Family Matters: COMMUNICATION with your KIDS in 2015
Kids, both preteens and teens have all kinds of toys they use for communication these days; smart phones, iPods, iPads, tablets, laptops, etc…They are texting, snap chatting, using Instagram, and Tweeting. Communication is so different than when I was growing up in the 70’s.
If you are a parent like I am, you may be worried about how to talk to your kids when they are spending what seems like every minute on a device of some sort. Even when they are with their friends, the devices are out and there is little face to face communication.
Good communication with your child/children is imperative to good parenting and to helping your kids develop the communication skills they need for the future.
Communication is a three step process: Talking * Listening * Feedback
We all must master these three steps in order to make communication as productive and meaningful as possible. Being able to talk and articulate your needs, feelings and desires. Being able to listen and really hear another person and lastly providing feedback on what was said in the conversation. These three steps complete the communication process.
The abundance of screens is not limited to our kids; parents have to put down their devices as well to have conversations. Role modeling the behavior we ask from our children is an important part of their learning. Insist that devices be put away when you are speaking face to face with your child. Here are some other suggestions:
Plan family time with no devices – dinners, game nights, a hike. Find activities that interest the kids and require them to put the devices down. If you’re going to get some new games in, you could pop over here and see if there are any discounts to be had online – because we all love saving money! Whatever you end up doing, in my house I call this device-free time “mandatory family fun”.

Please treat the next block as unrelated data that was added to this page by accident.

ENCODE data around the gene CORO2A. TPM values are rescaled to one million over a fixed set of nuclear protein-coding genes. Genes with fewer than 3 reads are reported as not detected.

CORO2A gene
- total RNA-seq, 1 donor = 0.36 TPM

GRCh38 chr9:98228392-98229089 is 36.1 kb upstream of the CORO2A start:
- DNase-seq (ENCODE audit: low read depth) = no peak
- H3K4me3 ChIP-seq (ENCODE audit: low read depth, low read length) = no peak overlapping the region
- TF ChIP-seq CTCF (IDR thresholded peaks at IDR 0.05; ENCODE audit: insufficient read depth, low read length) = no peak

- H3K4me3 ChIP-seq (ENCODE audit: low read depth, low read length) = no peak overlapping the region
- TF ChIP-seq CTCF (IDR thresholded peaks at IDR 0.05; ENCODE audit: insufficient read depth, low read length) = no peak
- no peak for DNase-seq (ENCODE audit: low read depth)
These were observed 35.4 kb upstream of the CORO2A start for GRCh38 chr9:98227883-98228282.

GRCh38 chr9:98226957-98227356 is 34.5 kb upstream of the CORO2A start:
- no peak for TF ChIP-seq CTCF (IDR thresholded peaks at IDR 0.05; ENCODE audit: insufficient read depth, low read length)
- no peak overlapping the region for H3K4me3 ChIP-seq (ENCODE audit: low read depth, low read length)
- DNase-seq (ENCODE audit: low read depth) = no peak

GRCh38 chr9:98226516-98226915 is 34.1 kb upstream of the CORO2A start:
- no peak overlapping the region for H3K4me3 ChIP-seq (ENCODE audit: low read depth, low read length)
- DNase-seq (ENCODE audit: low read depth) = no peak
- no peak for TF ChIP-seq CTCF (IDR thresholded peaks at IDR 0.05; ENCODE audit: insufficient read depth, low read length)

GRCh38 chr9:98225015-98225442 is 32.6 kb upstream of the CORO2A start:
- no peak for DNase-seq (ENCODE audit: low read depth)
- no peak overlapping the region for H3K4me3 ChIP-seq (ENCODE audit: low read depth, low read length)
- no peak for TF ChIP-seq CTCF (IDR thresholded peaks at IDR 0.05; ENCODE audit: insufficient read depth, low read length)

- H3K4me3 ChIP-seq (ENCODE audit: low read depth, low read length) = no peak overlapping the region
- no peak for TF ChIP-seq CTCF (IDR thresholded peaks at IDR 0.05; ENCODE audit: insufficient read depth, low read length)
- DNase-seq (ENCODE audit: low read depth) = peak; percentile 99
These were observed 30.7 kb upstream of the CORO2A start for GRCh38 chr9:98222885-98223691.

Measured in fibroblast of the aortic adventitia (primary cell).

Limit screen time – set limits on screen time. It’s okay to set limits, you are the parent. Too much screen time has the ability to wreak havoc with the health of your eyes, and the blue light that glares off the screens can disrupt sleeping patterns, as well as irritating your eyes. This could eventually lead to them having to wear blue light blocking glasses to help protect the eyes from such harshness. So setting a limit on your children’s screen time could be more important than you think. Kids thrive on structure and may secretly thank you for allowing them some “unplugged time”.
Keep devices out of bedtime – studies show that preteens and teens need time before bed to unwind and become “unstimulated”. The lights and movements on a screen can cause insomnia and kids who sleep with their phones are less likely to get the sleep they need.
This is no easy task, asking kids to put down the device that has become a third appendage, however, in time we will all benefit from the simple art of face-to-face communication.
Our kids need the art and skill of face to face communication, in 2015 and beyond. Good communication skills are needed for success in school, work and relationships. Teaching communication now is a lifelong skill.